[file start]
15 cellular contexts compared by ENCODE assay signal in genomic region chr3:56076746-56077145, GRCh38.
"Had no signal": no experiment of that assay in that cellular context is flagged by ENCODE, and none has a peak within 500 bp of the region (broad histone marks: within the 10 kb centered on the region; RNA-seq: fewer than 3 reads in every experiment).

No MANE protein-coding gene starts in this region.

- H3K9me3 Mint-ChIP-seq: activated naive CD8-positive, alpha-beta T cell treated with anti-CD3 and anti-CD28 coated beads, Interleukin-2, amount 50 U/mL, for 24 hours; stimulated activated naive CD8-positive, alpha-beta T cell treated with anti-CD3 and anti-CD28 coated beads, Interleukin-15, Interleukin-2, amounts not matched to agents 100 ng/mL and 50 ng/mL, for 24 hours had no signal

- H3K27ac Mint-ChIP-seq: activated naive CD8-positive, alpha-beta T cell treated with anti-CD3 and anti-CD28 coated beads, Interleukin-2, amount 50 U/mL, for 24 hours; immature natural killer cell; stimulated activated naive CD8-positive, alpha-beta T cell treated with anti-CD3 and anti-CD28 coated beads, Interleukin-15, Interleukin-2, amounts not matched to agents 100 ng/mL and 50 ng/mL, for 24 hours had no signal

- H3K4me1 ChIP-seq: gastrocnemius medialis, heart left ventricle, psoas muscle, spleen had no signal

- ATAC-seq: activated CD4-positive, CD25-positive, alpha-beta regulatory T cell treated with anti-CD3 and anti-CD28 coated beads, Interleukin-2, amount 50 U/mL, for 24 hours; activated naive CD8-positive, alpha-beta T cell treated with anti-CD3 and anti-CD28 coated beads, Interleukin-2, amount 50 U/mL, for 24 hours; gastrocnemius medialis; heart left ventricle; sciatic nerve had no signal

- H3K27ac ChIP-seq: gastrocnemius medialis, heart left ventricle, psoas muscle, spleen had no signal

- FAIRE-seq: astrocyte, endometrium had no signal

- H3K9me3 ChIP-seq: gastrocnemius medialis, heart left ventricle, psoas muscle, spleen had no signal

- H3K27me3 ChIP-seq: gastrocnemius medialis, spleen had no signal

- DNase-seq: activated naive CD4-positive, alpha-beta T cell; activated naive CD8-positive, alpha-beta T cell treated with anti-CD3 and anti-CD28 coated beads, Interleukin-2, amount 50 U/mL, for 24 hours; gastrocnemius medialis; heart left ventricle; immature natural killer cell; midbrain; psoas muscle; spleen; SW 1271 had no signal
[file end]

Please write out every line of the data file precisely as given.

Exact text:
15 cellular contexts compared by ENCODE assay signal in genomic region chr3:56076746-56077145, GRCh38.
"Had no signal": no experiment of that assay in that cellular context is flagged by ENCODE, and none has a peak within 500 bp of the region (broad histone marks: within the 10 kb centered on the region; RNA-seq: fewer than 3 reads in every experiment).

No MANE protein-coding gene starts in this region.

- H3K9me3 Mint-ChIP-seq: activated naive CD8-positive, alpha-beta T cell treated with anti-CD3 and anti-CD28 coated beads, Interleukin-2, amount 50 U/mL, for 24 hours; stimulated activated naive CD8-positive, alpha-beta T cell treated with anti-CD3 and anti-CD28 coated beads, Interleukin-15, Interleukin-2, amounts not matched to agents 100 ng/mL and 50 ng/mL, for 24 hours had no signal

- H3K27ac Mint-ChIP-seq: activated naive CD8-positive, alpha-beta T cell treated with anti-CD3 and anti-CD28 coated beads, Interleukin-2, amount 50 U/mL, for 24 hours; immature natural killer cell; stimulated activated naive CD8-positive, alpha-beta T cell treated with anti-CD3 and anti-CD28 coated beads, Interleukin-15, Interleukin-2, amounts not matched to agents 100 ng/mL and 50 ng/mL, for 24 hours had no signal

- H3K4me1 ChIP-seq: gastrocnemius medialis, heart left ventricle, psoas muscle, spleen had no signal

- ATAC-seq: activated CD4-positive, CD25-positive, alpha-beta regulatory T cell treated with anti-CD3 and anti-CD28 coated beads, Interleukin-2, amount 50 U/mL, for 24 hours; activated naive CD8-positive, alpha-beta T cell treated with anti-CD3 and anti-CD28 coated beads, Interleukin-2, amount 50 U/mL, for 24 hours; gastrocnemius medialis; heart left ventricle; sciatic nerve had no signal

- H3K27ac ChIP-seq: gastrocnemius medialis, heart left ventricle, psoas muscle, spleen had no signal

- FAIRE-seq: astrocyte, endometrium had no signal

- H3K9me3 ChIP-seq: gastrocnemius medialis, heart left ventricle, psoas muscle, spleen had no signal

- H3K27me3 ChIP-seq: gastrocnemius medialis, spleen had no signal

- DNase-seq: activated naive CD4-positive, alpha-beta T cell; activated naive CD8-positive, alpha-beta T cell treated with anti-CD3 and anti-CD28 coated beads, Interleukin-2, amount 50 U/mL, for 24 hours; gastrocnemius medialis; heart left ventricle; immature natural killer cell; midbrain; psoas muscle; spleen; SW 1271 had no signal